The Archaeological Research Unit of the University of Cyprus will host Dr Metaxia Tsipopoulou (Hellenic Ministry of Culture) in its 60th ZOOM Public Lecture Series this semester, on Monday October 2nd, 19:30 (EET).

For registration to this ZOOM event, please, click here:

Meeting Registration – Zoom


Feasting (and dancing and singing?) with death: Ceremonial areas in the necropolis of Petras, Siteia, as a mnemonic landscape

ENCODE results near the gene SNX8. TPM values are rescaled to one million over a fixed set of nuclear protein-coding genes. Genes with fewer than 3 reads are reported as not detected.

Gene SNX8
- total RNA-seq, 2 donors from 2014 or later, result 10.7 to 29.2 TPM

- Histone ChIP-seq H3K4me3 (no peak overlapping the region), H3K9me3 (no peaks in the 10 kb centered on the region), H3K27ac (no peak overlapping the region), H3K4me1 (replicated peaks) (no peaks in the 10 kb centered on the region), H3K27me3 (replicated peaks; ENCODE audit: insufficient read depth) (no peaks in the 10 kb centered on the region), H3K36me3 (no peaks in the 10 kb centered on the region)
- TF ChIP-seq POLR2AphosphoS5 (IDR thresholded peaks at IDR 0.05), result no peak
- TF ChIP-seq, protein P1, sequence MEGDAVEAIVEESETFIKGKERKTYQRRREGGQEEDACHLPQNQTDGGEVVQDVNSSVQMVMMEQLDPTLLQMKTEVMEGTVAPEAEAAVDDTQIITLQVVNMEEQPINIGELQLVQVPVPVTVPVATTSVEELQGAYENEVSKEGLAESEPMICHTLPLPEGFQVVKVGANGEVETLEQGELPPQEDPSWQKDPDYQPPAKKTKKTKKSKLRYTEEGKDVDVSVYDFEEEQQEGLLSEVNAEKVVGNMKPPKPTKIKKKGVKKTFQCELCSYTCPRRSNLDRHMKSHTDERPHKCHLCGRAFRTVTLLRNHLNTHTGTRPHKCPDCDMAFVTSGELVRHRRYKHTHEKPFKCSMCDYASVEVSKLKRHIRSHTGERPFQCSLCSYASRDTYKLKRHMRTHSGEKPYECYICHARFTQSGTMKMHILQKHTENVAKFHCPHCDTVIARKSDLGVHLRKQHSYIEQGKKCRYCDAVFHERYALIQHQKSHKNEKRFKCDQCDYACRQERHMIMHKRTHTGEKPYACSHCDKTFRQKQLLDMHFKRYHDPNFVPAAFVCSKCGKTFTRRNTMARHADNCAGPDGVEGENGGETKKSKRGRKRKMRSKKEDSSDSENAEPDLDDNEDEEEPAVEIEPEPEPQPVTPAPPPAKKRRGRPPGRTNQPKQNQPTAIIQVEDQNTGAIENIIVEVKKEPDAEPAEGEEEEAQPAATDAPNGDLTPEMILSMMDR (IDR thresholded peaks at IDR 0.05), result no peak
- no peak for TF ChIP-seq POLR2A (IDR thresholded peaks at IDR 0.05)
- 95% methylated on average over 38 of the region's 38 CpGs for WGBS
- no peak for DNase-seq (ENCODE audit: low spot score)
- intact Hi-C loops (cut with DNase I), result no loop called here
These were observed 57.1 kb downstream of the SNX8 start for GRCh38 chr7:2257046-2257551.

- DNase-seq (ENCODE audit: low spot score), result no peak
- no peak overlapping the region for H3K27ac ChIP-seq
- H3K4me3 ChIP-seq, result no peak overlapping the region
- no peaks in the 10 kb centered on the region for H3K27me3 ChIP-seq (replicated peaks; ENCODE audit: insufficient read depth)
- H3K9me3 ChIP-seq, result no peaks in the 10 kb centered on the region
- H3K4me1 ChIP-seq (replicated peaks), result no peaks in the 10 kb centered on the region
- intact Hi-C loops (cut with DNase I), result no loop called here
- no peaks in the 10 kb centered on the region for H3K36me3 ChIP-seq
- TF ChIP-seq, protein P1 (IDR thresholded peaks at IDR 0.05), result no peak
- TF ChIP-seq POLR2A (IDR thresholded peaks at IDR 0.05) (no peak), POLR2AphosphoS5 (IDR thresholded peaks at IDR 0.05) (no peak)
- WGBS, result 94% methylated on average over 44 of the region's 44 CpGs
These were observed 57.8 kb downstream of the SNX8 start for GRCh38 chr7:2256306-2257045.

The monumental complex of Petras, near the modern town of Siteia, in Northeastern Crete, is being investigated under the direction of M. Tsipopoulou since 1985, as a systematic research project of the Hellenic Ministry of Culture. The human presence at Petras started in the Final Neolithic (ca 3500/3400 BCE) and continued uninterrupted to the end of the Bronze Age (ca 1050 BCE). A Minoan Palace, three settlements and the largest Prepalatial and Protopalatial (2900-1750 BCE) elite, un-plundered cemetery of Crete have been excavated. Τhe title of the lecture is inspired by two very important books dealing with ceremonies in burial places of Minoan Crete, one older, Dancing with Death by Keith Branigan, 1993, and the other more recent by Yannis Hamilakis, Archaeology and the Senses, Human Εxperience, Memory and Affect, 2013. In Middle Minoan IB and Middle Minoan IIA the Petras necropolis was organized spatially with a system of corridors between the house tombs to facilitate circulation, two periboloi as well as two large open areas for ceremonies. In parallel, there was a notable effort towards monumentalization, both in the plan of the tombs, as well in their special architectonic features, with the use of plaster, the construction of external benches and platforms for offerings, and the decoration of the roofs with horns of consecration. The social groups that constructed and used the necropolis related to the palatial administration. Thus, the reference to the “ancestors” and the ceremonies to honor them constituted an important component of the legalization of their social and administrative claims. The house tombs together with the ceremonial areas constitute a memory landscape. The ceremonies were repeated actions, necessary for the preservation of the social coherence. The arrangement of the Petras necropolis, the complex plans of the house tombs and the ceremonial areas, together with the wealth of the grave goods, many of them exotic, suggest a stratified affluent society. Competing social groups of the palatial settlement, used the necropolis as a special arena to reinforce their common heritage through the ceremonies, which included ritual consumption of food and drink, and probably also other acts, such as dancing and singing.